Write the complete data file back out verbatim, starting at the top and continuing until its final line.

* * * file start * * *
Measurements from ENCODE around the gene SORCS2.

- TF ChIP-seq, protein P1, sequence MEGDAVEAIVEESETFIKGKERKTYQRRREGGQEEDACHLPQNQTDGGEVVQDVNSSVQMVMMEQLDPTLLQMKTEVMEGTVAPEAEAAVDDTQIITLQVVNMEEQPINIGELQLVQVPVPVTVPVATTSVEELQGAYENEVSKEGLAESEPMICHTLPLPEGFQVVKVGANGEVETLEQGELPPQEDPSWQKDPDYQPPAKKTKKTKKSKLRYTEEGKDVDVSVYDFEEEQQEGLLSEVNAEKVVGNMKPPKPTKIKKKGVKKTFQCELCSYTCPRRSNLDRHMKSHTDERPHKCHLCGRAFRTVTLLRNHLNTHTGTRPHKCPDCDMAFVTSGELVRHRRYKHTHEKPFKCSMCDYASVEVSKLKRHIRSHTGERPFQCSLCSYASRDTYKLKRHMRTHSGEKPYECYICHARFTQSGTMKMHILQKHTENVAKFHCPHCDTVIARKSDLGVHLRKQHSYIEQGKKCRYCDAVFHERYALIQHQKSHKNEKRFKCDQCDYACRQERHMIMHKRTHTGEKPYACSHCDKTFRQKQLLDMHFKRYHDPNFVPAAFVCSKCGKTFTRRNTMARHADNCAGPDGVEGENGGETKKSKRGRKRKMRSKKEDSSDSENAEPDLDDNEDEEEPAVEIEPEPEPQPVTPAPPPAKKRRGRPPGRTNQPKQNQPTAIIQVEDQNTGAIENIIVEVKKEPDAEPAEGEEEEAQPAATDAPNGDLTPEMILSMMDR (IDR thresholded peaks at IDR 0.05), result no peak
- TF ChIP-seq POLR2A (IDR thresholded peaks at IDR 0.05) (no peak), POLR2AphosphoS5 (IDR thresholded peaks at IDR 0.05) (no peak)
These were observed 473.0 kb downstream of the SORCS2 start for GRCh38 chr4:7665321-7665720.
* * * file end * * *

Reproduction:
Measurements from ENCODE around the gene SORCS2.

- TF ChIP-seq, protein P1, sequence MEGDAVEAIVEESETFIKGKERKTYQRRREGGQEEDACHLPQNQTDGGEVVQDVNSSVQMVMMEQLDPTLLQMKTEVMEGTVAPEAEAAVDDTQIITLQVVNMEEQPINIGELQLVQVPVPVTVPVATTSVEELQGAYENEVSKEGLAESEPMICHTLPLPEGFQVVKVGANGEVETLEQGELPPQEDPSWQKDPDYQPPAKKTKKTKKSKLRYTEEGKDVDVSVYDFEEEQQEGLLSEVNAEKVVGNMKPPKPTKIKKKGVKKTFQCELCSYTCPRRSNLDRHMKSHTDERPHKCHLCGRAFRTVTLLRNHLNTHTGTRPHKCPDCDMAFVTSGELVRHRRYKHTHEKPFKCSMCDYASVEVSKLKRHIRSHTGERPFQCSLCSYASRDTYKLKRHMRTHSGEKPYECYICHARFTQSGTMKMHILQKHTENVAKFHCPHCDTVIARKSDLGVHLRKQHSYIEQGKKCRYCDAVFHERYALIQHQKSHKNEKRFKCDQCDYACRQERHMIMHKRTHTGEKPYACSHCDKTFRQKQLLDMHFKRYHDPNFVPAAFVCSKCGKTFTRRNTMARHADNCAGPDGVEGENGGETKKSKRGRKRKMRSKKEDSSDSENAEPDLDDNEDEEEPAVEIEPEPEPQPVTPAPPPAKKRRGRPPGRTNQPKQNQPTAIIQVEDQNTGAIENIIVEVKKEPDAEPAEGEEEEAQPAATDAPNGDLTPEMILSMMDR (IDR thresholded peaks at IDR 0.05), result no peak
- TF ChIP-seq POLR2A (IDR thresholded peaks at IDR 0.05) (no peak), POLR2AphosphoS5 (IDR thresholded peaks at IDR 0.05) (no peak)
These were observed 473.0 kb downstream of the SORCS2 start for GRCh38 chr4:7665321-7665720.